[The author of the following sketch was a New England physician, who came to New York about 1830 and entered into the bookselling business. He wrote several works of humorous tales and sketches, including “The Perils of Pearl Street,” “A Glance at New York,” etc. He died in 1837. We subjoin a biographical notice of a well-known and ubiquitous city character, who has long outlived his biographer.]
THE firm of Smirk, Quirk, and Co. affected a great parade and bustle in the way of business. They employed a large number of clerks, whom they boarded at the different hotels, for the convenience of drumming, besides each member of the firm boarding in like manner and for a similar purpose. They had an immense pile of large boxes, such as are used for packing dry-goods, constantly before their door, blocking up the sidewalk so that it was nearly impossible to pass. They advertised largely in several of the daily papers, and made many persons believe, what they boasted themselves, that they sold more dry-goods than any house in the city.
But those who were behind the curtain knew better. They knew there was a great deal of vain boast and empty show. They knew that Peter Funk was much employed about the premises and putting the best possible face upon everything.
By the by, speaking of PETER FUNK, I must give a short history of that distinguished personage. when, or where, he was born, I cannot pretend to say. Neither do I know who were his parents, or what was his bringing up. He might have been the child of thirty-six fathers, for aught 160 I know, and instead of being brought up, have, as the vulgar saying is, come up himself.
One thing is certain, he has been known among merchants time out of mind; and, though he is despised and hated by some, he is much employed and cherished by others. He is a little, bustling, active, smiling, bowing, scraping, quizzical fellow, in a powdered wig, London-brown coat, drab kerseymore breeches, and black silk stockings.
This is the standing portrait of Peter Funk, — if a being who changes his figure every day, every hour, and perhaps every minute may be said to have any sort of fixed or regular form. The truth is, Peter Funk is a very Proteus; and those who behold him in one shape to-day may, if they will watch his transformations, behold him in a hundred different forms on the morrow. Indeed, there is no calculating, from his present appearance, in what shape he will be likely to figure next. He changes at will, to suit the wishes of his employers.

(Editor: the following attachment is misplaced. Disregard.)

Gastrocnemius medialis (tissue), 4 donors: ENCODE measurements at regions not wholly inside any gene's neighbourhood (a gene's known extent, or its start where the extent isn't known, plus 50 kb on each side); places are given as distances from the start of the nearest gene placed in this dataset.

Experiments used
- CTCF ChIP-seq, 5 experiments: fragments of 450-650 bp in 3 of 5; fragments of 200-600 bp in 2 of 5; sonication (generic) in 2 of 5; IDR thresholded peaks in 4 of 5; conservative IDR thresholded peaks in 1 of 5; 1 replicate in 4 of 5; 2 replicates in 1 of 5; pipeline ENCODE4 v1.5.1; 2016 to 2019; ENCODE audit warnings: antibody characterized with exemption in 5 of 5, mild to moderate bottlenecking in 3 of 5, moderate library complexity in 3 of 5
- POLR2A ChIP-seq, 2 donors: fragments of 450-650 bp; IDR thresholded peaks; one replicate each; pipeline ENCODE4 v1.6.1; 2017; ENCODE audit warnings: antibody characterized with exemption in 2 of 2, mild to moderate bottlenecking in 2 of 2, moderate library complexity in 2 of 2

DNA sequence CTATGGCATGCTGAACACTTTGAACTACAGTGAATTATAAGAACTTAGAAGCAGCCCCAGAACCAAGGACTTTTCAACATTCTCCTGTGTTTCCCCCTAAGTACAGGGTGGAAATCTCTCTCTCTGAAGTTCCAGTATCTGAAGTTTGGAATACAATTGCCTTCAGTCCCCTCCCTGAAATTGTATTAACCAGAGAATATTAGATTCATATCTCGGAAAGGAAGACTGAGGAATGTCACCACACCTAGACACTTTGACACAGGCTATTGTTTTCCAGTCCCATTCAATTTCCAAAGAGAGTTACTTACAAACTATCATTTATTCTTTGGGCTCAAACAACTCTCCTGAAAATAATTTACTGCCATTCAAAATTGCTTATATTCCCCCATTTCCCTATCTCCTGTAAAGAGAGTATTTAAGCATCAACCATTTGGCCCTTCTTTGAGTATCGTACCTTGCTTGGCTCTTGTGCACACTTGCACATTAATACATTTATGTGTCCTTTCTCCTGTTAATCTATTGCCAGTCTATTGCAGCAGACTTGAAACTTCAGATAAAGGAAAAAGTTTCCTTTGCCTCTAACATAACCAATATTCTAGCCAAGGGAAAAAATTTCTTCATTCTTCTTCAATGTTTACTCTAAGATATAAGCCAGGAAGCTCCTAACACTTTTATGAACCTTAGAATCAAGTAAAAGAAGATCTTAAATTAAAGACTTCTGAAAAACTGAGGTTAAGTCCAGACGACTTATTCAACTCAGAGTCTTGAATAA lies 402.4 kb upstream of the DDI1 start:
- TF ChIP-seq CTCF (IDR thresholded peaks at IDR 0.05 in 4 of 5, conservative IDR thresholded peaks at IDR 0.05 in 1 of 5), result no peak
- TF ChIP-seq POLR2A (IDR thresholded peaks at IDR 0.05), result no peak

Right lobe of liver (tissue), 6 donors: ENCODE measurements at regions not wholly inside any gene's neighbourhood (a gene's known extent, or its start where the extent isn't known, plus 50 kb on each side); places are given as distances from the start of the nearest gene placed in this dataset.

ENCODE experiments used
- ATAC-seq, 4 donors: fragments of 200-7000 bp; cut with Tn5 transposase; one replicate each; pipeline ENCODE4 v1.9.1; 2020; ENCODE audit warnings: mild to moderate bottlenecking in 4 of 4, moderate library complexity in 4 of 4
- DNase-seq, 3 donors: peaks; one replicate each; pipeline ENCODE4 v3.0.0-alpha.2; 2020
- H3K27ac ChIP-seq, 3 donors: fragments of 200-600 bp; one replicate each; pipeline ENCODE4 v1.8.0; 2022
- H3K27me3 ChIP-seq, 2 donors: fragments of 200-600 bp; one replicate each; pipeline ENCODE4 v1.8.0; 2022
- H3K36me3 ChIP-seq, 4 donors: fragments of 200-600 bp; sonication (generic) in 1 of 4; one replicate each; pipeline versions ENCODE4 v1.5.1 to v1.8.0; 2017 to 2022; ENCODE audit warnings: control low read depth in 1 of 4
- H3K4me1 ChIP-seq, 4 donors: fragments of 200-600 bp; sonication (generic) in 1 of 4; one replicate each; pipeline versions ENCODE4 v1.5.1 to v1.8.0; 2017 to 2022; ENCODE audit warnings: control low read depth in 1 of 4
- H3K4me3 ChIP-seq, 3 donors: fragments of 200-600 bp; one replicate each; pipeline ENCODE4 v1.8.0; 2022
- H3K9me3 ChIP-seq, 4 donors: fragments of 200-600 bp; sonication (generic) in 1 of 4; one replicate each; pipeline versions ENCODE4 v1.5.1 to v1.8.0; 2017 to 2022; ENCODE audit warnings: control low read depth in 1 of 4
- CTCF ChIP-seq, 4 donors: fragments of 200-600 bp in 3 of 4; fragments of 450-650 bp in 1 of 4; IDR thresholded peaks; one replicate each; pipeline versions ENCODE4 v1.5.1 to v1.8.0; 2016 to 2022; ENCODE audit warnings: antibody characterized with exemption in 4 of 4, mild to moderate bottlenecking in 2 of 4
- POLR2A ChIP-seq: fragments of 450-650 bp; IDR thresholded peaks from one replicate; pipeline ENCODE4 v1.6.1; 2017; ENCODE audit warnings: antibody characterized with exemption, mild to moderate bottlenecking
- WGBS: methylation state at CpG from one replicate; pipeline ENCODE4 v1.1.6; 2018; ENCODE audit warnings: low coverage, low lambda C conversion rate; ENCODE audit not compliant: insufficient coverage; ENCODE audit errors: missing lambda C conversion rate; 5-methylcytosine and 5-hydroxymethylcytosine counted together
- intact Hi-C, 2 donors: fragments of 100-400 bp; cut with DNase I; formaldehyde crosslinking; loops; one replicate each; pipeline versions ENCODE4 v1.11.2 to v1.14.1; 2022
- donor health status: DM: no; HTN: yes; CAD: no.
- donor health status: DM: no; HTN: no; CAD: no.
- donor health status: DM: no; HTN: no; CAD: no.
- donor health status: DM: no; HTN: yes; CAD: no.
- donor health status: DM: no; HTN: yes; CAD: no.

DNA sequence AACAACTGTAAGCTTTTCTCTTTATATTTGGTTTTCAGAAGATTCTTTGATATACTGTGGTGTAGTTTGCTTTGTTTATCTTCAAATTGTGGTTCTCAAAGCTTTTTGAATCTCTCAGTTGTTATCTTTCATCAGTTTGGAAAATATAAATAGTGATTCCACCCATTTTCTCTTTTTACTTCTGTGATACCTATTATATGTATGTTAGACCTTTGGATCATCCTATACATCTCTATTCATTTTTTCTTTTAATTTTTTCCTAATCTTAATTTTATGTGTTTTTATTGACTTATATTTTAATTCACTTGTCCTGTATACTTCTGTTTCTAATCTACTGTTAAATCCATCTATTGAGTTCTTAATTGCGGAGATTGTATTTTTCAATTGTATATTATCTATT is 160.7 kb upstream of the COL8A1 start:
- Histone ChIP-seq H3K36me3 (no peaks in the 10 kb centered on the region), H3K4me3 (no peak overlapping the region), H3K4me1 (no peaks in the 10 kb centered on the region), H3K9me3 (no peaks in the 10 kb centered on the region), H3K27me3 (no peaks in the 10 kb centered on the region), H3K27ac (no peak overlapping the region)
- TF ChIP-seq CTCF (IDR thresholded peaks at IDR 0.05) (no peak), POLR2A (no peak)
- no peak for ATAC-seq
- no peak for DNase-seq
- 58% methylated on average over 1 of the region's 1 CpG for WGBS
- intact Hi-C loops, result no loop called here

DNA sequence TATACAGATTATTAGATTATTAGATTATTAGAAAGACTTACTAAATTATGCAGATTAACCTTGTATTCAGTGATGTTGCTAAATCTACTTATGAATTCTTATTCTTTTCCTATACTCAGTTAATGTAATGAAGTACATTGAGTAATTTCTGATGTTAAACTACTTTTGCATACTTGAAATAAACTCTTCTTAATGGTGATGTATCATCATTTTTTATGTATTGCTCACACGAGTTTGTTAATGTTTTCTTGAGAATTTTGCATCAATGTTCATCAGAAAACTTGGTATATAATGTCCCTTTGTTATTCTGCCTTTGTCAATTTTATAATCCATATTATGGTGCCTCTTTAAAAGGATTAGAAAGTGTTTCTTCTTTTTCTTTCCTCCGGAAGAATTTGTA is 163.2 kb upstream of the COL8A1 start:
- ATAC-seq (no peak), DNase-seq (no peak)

His mind is as flexible as his person. He has no scruples of conscience. He is ready to be employed in all manner of deceit and deviltry; and he cares not who his employers are, if they only give him plenty of business. In short, he is the most active, industrious, accommodating, dishonest, unprincipled, convenient little varlet that ever lived.
Besides all the various qualities I have mentioned, Peter Funk seems to be endowed with ubiquity, — or at least with the faculty of being present in more places than one at the same time. If it were not so, how could he serve so many masters at once? How could he be seen in one part of Pearl Street buying goods at auction, in another part standing at the door with a quill behind each ear, and in a third figuring in the shape of a box of goods, or cooped 161 up on the shelf, making a show of merchandise where all is emptiness behind?
With this account of Peter Funk, my readers have perhaps by this time gathered some idea of his character. If not, I must inform them that he is the very imp of deception, that his sole occupation is to deceive, and that he is only employed for that purpose. Indeed, such being his known character in the mercantile community, his name is sometimes used figuratively to signify anything which is employed for the purpose of deception, — or, as the sharp ones say, to gull the flats.
Such being the various and accommodating character of Peter Funk, it is not at all surprising that his services should be in great demand. Accordingly, he is very much employed in Pearl Street, sometimes under one name and sometimes under another; for I should have mentioned, as a part of his character, that he is exceedingly apt ot change names, and has as many aliases as the most expert rogue in Bridewellor the Court of Sessions. Sometimes he takes the name of John Smith, sometimes James Smith, and sometimes simply Mr. Smith. At other times he is called Roger Brown, Simon White, Bob Johnson, or Tommy Thomson. In short, he has an endless variety of names, under which he passes before the world for so many different persons. The initiated only know, and everybody else is gulled.